Where would the world of dance be without queer Harlem?
Long before Madonna ever released her chart-topping “Vogue”, queer communities in Harlem, New York were strutting and sashaying and yes, voguing, to slinky and sexy runway-esque music. It was the 1980s, and crowds of Black and Brown queer people were gathering in venues tucked away from the public eye on any given night to compete in underground dance competitions. Houses, chosen families that provided refuge and community to lost LGBTQ+ souls in a world that rejected them, went toe to toe in epic rivalry, ever so aware that victories in the ballroom accumulated into glory for the house. In these sacred halls, voguing, and the Ball culture it bred from, was born.
On the competition floor, emcees presented categories as if they were four course meals and contestants emerged from their corners. Realness, face, vogue femme — whatever the category, theatricality, pageantry, and A-game performance were demanded. Competitors slinked across the dance floor, stepping out in drag and choreography that emulated the geometric poses that supermodels were striking at photoshoots. Dancers moved swiftly with purpose, one minute creating angled shapes sharp enough to cut, the next contorting into acrobatic whimsy. Those that served the most, won the most.
Over the years, voguing became more intricate. Technique was distinguished and it became a valued art form amongst the queer community, spreading from Harlem to big cities around the country, soon world. All the while, mainstream culture was none the wiser. Ball, and all the voguing wonder that came with it, was a protected treasure meant only for the queer eye to see — one of the few things that was theirs, and that no one could deny them the right to.
When Madonna’s “Vogue” blew ball culture straight upstream into popular culture, voguing became the new “it” trend overnight. White people and the general public begged for dance lessons and invitations to the Balls; Black and Brown queer people battled with how much of their identity they were willing to lend out. After two weeks in the Billboard #1 spot and a couple more milking its dwindling coolness, “Vogue” — and by proxy, voguing — was replaced with the next mainstream trend. Though its effects never would. The queer community and their ballroom had, for the first time, been given a very visible stamp of approval by the mainstream.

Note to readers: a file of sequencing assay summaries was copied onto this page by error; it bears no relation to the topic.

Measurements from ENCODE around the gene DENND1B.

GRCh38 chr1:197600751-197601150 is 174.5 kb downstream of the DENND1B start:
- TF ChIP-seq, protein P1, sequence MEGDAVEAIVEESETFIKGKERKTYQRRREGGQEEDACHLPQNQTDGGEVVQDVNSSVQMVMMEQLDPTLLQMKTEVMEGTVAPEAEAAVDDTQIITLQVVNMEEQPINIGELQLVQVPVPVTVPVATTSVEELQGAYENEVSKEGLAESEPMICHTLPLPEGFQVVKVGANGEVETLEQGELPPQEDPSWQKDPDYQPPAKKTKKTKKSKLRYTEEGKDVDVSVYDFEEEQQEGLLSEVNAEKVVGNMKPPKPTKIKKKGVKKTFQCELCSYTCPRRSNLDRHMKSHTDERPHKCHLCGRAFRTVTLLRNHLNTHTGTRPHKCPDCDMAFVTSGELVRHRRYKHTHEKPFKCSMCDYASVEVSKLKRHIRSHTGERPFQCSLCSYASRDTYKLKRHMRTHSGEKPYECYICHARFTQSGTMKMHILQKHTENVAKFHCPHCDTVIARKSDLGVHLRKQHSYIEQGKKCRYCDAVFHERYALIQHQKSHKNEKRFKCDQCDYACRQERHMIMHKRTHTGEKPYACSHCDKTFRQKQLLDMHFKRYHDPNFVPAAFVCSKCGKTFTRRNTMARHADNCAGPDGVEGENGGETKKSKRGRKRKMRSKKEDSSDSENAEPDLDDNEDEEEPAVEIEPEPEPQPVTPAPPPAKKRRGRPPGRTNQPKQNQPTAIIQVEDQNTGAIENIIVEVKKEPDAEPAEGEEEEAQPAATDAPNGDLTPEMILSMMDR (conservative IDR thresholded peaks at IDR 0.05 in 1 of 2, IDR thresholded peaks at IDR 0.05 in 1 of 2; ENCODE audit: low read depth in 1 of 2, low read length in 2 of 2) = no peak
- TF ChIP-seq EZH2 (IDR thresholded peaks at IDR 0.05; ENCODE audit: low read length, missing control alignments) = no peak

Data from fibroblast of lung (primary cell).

Voguing today is widely recognized as a venerable genre of modern dance. The persona and extravagance that it encourages is refreshing, a form of innocent escapism that transcends the test of time. New shows like “Pose” and documentaries like “Disclosure” continue to illuminate the queer experience through mainstream media. But for the queer community, voguing was never a trend, or an activity, or just a form of Recreation. It’s a way of life. Not a temporary escape. It runs as deep as blood. It’s protest art. A declaration that queer people are here to be noticed, and a reclamation of the space they’ve always owned.
To learn more about the origins of ballroom culture, watch the 1990 documentary “Paris Is Burning”, the 2020 documentary “Disclosure”, or “Pose” on Netflix. The New York Times also recently covered the use of voguing as protest art. Happy Pride Month.
Written by Joanne Xu
Featured photo by Catherine McGann